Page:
Securing the Strategic Partnership
Indian Military Aid to Afghanistan
20 Dec, 2013 · 4221
D Suba Chandran comments on the nature of the Indo-Afghan strategic partnership in the wake of Karzai’s visit
D Suba ChandranDirector
After the recent visit of President Karzai to New Delhi, there have been a series of editorials and commentaries on the nature of the Indo-Afghan strategic partnership; Indian military aid to Afghanistan in particular. Should India consider this option and pursue it? Is it not in the interest of Afghanistan’s future? Will it not help stabilise the bilateral strategic partnership?
First and foremost, the request has come from Afghanistan. India has always taken pride in letting the rest of the world know that its support to Kabul is not in terms of what New Delhi wants, but rather what Afghanistan and its people need. If the primary objective of India’s aid to Afghanistan is based on what Kabul wants and the country needs, then why should New Delhi delay the provision of military aid to Afghanistan?
A distinction needs to be made between Indian military presence in and military aid to Afghanistan. In fact, Afghanistan would not be interested in an Indian military presence in the country - boots on Afghan ground has been discussed at length in India and the majority agree that it would not be productive. Besides an Indian military presence, there have been discussions on training the Afghan security forces. India has agreed to train them, and although Afghanistan would prefer to enlarge the scope in terms of number of officials trained, there has been a steady growth in the training process regardless. Generally, it has been accepted both in India and Afghanistan that this is much needed and on the right track.
The debate therefore is certainly not about Indian military presence or training. It has been amply discussed and has already been decided upon. The issue facing India is military aid to Afghanistan.
What does Afghanistan want, and for what purpose? Kabul wants to augment its counter-insurgency capacity and hence requires related equipment – from helicopters to communication tools. Given the nature of Afghanistan’s terrain and the extent of threats, it is important that the Afghan security forces are armed with adequate systems, and more significantly, enough logistical support for the forces that are engaged in the actual fighting.
Unlike the Indian case where India has desisted from using air power to fighting insurgency, in Afghanistan, perhaps it is a necessity. Even more important is to ensure that lines of communication are open to the troops that are fighting insurgency in remote areas. Given the geographical expanse of Afghanistan, and the writ of the State, such air support is vital for fighting insurgency. In India, the military and paramilitary are present everywhere and can comb the terrain inch by inch without losing physical communications with the base. This is not the case in Afghanistan.
If this is what Afghanistan requires, why is India hesitant in providing such military support? The reasons put forward do not augur well, either for the Indian image in Afghanistan, or the promise India has made for its strategic partnership. True, the partnership agreement may not commit India to provide military aid; but the agreement is political. So is Indian military aid to Afghanistan. Providing military aid is political in terms of showing solidarity to the Afghan government and its people. Precisely for this reason, military aid becomes strategic.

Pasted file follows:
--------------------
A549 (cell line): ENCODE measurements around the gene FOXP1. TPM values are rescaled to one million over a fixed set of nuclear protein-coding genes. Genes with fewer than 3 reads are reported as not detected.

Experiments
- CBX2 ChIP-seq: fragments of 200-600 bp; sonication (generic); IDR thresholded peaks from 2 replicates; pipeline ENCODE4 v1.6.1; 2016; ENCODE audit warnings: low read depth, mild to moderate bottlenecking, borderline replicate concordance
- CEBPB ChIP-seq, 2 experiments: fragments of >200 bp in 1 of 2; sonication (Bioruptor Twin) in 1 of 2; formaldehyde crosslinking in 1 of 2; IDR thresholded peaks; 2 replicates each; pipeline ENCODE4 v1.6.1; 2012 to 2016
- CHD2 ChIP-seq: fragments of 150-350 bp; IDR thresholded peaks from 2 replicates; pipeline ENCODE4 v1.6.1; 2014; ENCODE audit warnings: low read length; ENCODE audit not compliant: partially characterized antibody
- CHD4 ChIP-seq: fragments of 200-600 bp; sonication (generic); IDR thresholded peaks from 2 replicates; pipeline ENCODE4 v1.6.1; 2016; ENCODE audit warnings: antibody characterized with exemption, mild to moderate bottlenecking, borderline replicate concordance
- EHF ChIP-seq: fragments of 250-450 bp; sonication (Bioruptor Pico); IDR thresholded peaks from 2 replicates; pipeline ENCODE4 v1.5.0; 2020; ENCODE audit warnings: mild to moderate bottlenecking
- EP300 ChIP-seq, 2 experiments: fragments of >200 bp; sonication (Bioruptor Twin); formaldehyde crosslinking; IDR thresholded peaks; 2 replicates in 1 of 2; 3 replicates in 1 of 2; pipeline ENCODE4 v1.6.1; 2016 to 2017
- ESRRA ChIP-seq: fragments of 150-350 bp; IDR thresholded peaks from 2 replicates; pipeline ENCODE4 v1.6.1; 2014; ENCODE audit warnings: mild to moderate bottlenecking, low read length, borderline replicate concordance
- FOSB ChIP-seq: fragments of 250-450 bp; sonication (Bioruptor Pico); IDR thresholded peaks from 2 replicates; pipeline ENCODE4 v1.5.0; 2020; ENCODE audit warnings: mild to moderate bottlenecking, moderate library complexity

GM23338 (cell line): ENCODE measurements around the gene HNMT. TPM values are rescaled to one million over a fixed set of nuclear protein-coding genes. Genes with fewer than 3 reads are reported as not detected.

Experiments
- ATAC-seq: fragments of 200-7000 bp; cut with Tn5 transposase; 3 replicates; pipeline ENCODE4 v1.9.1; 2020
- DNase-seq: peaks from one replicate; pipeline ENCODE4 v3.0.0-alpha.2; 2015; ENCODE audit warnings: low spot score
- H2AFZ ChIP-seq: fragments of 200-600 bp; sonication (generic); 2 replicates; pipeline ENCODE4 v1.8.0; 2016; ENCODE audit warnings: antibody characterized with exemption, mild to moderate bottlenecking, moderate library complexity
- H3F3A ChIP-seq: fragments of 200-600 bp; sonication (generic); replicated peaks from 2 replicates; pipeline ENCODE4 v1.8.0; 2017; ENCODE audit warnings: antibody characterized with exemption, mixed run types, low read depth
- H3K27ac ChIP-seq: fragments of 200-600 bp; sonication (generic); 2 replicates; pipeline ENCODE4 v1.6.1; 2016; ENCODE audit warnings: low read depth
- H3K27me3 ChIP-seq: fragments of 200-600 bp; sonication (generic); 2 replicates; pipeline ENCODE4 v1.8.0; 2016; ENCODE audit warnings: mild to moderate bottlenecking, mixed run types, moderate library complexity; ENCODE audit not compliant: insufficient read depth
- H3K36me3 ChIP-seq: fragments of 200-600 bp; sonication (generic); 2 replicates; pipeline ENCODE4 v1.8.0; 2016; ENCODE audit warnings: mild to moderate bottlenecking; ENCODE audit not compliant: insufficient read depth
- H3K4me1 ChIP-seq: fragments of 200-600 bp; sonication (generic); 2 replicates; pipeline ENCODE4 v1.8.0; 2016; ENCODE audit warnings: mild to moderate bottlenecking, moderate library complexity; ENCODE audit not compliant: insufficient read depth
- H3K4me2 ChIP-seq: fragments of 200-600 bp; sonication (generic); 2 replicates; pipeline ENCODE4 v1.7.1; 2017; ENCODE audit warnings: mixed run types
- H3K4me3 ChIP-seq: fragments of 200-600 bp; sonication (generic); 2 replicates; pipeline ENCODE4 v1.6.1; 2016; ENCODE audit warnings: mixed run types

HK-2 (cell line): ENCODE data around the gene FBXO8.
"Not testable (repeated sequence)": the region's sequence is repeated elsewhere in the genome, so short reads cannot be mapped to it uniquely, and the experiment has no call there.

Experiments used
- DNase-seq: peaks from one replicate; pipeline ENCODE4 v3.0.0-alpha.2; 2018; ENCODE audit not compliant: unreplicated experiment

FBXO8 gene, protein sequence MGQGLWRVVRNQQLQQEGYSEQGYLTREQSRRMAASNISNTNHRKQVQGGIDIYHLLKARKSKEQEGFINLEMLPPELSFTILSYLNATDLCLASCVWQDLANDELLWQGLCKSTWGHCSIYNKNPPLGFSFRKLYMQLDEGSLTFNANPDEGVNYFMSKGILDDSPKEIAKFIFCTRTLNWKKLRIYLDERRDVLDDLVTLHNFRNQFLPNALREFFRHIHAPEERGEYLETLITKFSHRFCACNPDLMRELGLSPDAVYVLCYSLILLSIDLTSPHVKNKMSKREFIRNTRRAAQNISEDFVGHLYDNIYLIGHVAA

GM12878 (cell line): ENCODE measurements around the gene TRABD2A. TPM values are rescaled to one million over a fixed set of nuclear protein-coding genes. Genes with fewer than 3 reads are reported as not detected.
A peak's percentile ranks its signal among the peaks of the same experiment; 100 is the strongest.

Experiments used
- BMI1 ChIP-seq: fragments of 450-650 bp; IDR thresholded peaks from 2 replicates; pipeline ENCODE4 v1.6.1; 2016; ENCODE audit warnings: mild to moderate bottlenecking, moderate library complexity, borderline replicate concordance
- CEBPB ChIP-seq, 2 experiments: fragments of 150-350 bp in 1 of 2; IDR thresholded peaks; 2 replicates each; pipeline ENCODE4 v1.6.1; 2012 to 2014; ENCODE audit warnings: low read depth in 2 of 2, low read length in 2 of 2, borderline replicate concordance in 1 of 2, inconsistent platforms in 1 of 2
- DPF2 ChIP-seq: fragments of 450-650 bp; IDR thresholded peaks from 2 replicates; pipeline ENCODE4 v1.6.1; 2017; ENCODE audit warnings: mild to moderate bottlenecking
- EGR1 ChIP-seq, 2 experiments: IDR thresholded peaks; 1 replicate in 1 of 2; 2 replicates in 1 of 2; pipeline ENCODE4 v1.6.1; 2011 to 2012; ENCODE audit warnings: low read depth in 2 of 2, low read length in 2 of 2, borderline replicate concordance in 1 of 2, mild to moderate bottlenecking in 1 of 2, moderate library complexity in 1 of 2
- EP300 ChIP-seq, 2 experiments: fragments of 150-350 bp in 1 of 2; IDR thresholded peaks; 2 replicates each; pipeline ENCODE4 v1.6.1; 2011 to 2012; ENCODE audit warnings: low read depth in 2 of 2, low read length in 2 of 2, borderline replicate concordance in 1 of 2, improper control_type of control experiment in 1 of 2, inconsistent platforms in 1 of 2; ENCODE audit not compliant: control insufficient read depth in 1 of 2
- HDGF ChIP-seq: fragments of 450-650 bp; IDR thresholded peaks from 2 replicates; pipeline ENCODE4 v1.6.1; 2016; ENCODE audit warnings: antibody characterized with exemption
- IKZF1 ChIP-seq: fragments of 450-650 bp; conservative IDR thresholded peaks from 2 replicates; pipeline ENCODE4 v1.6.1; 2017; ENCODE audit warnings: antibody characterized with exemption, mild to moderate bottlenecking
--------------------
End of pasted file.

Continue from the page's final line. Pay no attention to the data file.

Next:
India would certainly not like to see an unstable Afghanistan in terms of its government finding it difficult to fight the insurgency. Especially when the international community has worked hard to build this force over the last decade and the government and its people are willing to fight. It would be a colossal loss if they fail because of lack of adequate military support.
It therefore makes no sense to ask what will happen if Indian military aid falls into the wrong hands. Will it be acceptable for India if the entire infrastructure and investments made so far fall into the wrong hands just because India failed to provide the right military support at the right time?
Finally, the foreign policy question; that of India providing military aid to another country. There are enough reports in the public domain highlighting Indian military support (lethal or otherwise) to the Sri Lankan government to fight the LTTE. If this could be done in Sri Lanka, despite opposition from Tamil Nadu and Sri Lankan Tamils, what stops New Delhi from repeating the same strategy in Afghanistan, especially when the majority within India would support such a move?
Another foreign policy question is whether such support would undermine Indo-Pak relations and offend Islamabad’s sensitivities. Such an argument does not make sense, especially when Afghanistan is requesting weapon systems not to wage an external war, but to fight an internal insurgency. A counter question would be – suppose India does not provide military aid; will India-Pakistan relations become a model bilateral partnership? Especially when Karzai is also attempting to strike a balance with Islamabad, the Pakistan factor in India’s military aid to Afghanistan does not make sense.
India should thus go ahead and provide the necessary military aid to Afghanistan.
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